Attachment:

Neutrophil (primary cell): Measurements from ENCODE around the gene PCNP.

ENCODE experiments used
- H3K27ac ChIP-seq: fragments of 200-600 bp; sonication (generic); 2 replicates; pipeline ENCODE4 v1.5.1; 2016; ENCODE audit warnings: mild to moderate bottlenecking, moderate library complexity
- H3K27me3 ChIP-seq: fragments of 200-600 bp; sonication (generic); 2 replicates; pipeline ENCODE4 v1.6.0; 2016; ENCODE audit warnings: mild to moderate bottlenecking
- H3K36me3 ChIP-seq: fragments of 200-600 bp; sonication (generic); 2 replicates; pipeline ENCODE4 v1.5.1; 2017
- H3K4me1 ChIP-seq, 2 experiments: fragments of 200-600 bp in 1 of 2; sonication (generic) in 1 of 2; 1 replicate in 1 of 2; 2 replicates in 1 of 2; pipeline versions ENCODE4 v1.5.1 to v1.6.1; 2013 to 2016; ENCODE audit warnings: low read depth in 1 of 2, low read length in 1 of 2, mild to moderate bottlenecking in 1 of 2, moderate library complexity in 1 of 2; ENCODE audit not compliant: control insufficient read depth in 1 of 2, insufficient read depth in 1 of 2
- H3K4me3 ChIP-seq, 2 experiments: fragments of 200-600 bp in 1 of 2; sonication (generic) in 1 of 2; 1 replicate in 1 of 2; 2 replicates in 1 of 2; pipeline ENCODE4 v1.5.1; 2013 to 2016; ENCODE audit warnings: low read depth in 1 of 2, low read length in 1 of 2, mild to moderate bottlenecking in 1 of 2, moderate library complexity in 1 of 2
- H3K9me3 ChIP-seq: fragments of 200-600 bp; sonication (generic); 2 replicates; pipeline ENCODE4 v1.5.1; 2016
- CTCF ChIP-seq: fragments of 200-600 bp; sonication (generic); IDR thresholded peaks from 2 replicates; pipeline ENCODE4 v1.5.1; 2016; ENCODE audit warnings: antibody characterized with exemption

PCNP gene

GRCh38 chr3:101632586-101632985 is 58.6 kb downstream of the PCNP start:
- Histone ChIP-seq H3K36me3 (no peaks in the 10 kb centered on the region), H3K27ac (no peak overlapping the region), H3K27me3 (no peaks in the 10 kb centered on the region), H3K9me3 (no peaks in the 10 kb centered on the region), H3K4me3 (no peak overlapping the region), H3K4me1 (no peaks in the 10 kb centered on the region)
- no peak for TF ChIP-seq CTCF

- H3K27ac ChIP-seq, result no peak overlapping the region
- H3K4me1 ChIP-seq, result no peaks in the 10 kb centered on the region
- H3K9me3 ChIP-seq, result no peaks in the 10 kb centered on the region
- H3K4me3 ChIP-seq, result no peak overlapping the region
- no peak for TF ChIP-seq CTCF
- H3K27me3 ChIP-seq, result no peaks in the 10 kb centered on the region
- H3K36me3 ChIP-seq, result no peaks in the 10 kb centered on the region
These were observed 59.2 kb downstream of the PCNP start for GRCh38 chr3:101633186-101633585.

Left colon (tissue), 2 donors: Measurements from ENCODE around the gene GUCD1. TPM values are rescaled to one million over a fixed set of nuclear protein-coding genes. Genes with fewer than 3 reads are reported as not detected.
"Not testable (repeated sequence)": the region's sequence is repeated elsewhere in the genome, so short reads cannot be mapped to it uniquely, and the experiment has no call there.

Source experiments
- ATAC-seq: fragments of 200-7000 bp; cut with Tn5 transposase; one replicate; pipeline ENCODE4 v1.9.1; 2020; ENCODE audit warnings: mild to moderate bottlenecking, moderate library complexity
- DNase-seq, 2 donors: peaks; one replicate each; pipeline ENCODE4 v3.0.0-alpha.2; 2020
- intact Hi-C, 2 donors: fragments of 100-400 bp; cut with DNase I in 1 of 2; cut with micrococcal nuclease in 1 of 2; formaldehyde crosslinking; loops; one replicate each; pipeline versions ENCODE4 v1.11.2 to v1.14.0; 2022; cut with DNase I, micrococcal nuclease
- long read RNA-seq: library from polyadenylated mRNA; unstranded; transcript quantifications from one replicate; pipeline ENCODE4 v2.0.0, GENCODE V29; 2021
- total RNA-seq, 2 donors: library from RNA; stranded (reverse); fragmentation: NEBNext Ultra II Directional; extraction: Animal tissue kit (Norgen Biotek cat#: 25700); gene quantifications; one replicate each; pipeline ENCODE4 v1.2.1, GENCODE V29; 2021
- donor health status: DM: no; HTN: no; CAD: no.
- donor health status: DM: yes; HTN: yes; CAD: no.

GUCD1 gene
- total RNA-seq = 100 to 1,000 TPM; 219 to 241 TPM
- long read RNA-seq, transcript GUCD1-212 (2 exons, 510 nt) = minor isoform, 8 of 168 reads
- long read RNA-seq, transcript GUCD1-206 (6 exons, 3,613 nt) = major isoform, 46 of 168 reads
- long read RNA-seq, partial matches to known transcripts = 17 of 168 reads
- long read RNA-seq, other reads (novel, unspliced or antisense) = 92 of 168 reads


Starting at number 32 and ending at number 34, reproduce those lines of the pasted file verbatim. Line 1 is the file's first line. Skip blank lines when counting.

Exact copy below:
GUCD1 gene
- total RNA-seq = 100 to 1,000 TPM; 219 to 241 TPM
- long read RNA-seq, transcript GUCD1-212 (2 exons, 510 nt) = minor isoform, 8 of 168 reads